Erie County District Attorney Frank C. Clark has announced that his investigation into the murder of abortion provider Dr. Barnett Slepian may go before a state grand jury as soon as next week.
Clark said that the recent discovery of a rifle believed to be the murder weapon played a large role in his decision. A high-powered assault rifle was found about 200 feet behind the Slepian house, where it had been buried about one foot underground. The weapon is currently being analyzed by an F.B.I. laboratory.
So far, authorities have not named a suspect in the case, but have been searching for 44-year-old anti-abortion protester James C. Kopp, who is wanted as a material witness in the case. Officials found a hair that has a "high likelihood" of matching Kopp's as the site of the shooting and have testimony from a witness who saw Kopp's car near the Slepian house about 10 days before the shooting.
Officials are also looking into the possibility that Kopp may be responsible for the Canadian "Remembrance Day" shootings of 1994, 1995, and 1997. The shootings were so named because they occurred around have taken place around the date of November 11, which is "Remembrance Day" in Canada and "Veteran's Day" in the U.S . In each instance, the victim was a gynecologist or an obstetrician-gynecologist who performed abortions and was a shot through a window in his home. Videotapes show Kopp's car crossing the Canadian border around the times that those shootings took place.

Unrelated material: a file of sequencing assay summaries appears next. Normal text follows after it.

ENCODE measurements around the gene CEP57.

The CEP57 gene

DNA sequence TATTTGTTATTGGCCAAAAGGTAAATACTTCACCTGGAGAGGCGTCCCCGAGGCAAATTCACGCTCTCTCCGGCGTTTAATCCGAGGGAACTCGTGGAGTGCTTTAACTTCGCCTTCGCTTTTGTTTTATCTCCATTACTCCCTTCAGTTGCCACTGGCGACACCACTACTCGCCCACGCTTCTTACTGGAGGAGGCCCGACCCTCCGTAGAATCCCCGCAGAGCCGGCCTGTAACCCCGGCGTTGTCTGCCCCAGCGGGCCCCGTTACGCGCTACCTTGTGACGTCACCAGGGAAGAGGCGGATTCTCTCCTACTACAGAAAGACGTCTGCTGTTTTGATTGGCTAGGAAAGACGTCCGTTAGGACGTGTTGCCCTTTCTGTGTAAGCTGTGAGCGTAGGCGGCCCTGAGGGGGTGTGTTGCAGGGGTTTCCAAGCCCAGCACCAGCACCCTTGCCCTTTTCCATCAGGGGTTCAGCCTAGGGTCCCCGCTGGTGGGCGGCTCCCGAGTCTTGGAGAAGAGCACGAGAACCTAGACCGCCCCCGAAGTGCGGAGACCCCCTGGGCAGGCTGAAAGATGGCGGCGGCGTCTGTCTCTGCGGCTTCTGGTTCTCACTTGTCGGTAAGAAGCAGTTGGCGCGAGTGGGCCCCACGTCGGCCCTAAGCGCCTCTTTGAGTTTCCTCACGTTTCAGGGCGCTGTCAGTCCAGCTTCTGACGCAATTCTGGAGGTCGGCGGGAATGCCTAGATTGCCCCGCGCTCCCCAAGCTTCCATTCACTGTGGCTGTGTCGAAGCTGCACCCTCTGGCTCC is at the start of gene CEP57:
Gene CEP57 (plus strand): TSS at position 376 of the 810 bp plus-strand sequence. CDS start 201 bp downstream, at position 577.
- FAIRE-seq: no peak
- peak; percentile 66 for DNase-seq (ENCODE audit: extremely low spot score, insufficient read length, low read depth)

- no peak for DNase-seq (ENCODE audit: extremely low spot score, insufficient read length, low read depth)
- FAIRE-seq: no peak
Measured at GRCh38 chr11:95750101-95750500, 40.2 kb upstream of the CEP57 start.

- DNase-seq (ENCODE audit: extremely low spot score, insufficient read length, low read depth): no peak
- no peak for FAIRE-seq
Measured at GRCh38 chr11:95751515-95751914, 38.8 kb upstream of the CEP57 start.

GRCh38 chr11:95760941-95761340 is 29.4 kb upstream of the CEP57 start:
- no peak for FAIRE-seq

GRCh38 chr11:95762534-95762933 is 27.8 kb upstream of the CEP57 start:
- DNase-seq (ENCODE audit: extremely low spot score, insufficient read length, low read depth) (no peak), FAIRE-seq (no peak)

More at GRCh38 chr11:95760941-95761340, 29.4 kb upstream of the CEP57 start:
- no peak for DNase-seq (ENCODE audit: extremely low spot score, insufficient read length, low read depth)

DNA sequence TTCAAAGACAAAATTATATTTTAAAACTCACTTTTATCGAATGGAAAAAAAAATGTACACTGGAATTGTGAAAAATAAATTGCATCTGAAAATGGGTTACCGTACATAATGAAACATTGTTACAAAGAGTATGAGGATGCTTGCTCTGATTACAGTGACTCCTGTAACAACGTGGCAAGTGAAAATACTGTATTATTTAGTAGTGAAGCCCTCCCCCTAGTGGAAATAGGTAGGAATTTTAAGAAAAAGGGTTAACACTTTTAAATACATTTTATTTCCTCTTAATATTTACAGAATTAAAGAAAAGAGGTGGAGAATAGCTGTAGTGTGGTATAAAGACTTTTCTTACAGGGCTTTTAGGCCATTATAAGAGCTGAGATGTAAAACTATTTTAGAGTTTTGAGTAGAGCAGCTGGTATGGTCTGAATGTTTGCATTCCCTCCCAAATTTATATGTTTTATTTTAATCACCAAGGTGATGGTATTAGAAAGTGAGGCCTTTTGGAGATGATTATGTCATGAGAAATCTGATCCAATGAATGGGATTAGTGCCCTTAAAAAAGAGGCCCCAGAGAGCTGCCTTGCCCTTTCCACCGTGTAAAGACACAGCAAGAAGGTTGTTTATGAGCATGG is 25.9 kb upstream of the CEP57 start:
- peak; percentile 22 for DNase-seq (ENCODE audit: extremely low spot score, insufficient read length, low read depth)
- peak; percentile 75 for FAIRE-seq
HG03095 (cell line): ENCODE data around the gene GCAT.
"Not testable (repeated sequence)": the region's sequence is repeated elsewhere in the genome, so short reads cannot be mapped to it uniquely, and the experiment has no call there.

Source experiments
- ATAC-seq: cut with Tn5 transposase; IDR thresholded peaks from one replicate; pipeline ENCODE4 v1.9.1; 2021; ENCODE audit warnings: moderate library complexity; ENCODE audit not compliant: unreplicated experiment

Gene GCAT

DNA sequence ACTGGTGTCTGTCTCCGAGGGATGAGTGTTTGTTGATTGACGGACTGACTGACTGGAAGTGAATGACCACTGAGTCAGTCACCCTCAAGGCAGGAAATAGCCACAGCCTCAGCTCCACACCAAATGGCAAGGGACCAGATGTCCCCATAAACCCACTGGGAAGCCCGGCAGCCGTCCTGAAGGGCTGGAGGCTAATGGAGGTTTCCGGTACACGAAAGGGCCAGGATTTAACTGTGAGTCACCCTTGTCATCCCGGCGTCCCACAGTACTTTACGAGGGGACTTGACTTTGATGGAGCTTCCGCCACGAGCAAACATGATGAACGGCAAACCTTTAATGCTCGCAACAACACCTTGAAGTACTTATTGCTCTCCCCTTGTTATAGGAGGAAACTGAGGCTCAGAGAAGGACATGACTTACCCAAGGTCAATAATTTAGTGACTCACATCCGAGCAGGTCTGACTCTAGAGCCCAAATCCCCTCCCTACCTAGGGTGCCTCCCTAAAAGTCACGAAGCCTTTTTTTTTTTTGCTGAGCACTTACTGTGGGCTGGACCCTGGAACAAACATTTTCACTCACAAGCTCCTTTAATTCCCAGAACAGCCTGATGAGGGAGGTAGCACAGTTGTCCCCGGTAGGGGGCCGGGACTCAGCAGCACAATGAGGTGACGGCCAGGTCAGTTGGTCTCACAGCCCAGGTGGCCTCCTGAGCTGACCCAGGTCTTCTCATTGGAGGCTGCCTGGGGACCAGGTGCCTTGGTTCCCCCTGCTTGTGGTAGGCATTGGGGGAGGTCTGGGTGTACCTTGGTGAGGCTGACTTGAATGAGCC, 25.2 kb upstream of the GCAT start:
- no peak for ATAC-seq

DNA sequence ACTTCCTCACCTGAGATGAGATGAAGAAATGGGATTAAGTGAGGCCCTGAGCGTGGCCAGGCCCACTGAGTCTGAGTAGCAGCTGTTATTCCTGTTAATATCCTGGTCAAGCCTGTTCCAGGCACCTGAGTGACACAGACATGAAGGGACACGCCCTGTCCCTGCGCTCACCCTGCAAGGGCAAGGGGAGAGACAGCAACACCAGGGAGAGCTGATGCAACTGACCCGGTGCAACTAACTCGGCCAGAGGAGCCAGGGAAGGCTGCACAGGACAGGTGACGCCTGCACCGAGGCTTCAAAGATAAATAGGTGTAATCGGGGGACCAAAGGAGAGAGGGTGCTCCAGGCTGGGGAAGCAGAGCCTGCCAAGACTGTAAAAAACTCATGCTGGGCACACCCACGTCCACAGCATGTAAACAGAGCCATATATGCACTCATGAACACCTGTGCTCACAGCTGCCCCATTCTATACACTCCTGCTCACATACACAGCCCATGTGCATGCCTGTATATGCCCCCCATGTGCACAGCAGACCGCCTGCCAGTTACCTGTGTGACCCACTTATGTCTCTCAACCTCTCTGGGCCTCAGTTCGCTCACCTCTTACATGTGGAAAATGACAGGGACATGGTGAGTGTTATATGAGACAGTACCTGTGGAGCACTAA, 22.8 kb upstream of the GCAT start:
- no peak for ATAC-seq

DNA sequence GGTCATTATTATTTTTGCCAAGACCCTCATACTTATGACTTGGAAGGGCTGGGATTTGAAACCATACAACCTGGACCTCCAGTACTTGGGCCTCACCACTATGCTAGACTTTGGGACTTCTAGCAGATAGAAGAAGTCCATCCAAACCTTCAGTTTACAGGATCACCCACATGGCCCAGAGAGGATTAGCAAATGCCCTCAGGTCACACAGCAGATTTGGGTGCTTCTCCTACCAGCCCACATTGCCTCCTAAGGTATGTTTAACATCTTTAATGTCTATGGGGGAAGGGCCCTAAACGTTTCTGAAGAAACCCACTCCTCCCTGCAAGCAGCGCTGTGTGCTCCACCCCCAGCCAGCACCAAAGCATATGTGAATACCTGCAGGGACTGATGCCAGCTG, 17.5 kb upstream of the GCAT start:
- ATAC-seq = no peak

Kopp has traveled great distances to attend innumerable anti-abortion demonstrations over the years. His whereabouts are unknown.
A Federal grand jury trial will likely follow the state trial. Federal charges have not yet been named but may include abortion-related violence, use of a firearm in a violent attack and crossing state lines to commit a crime. If a particular organization is linked to the murder, the organization could be charged under the Racketeering and Influencing Corrupt Organizations (RICO) statutes.
12/9/2013 Mixed Results for Afghanistan's Anti-Violence Against Women Law - The United Nations Assistance Mission in Afghanistan (UNAMA) and the Office of the UN High Commissioner for Human Rights (OHCHR) released their annual report on violence against women in Afghanistan yesterday, revealing mixed results of the country's Elimination of Violence against Women Law.
"A Way to Go: An Update on Implementation of the Law on the Elimination of Violence against Women in Afghanistan [PDF]," found that there was a 28 percent increase in reports of violence against women from 2012 to 2013 , but only 17 percent of those were prosecuted under EVAW - a small 2 percent increase from last year.
The law, which was issued by the executive decree of President Hamid Karzai in 2009, criminalizes 22 acts of violence against women and specifies punishment for perpetrators. . . .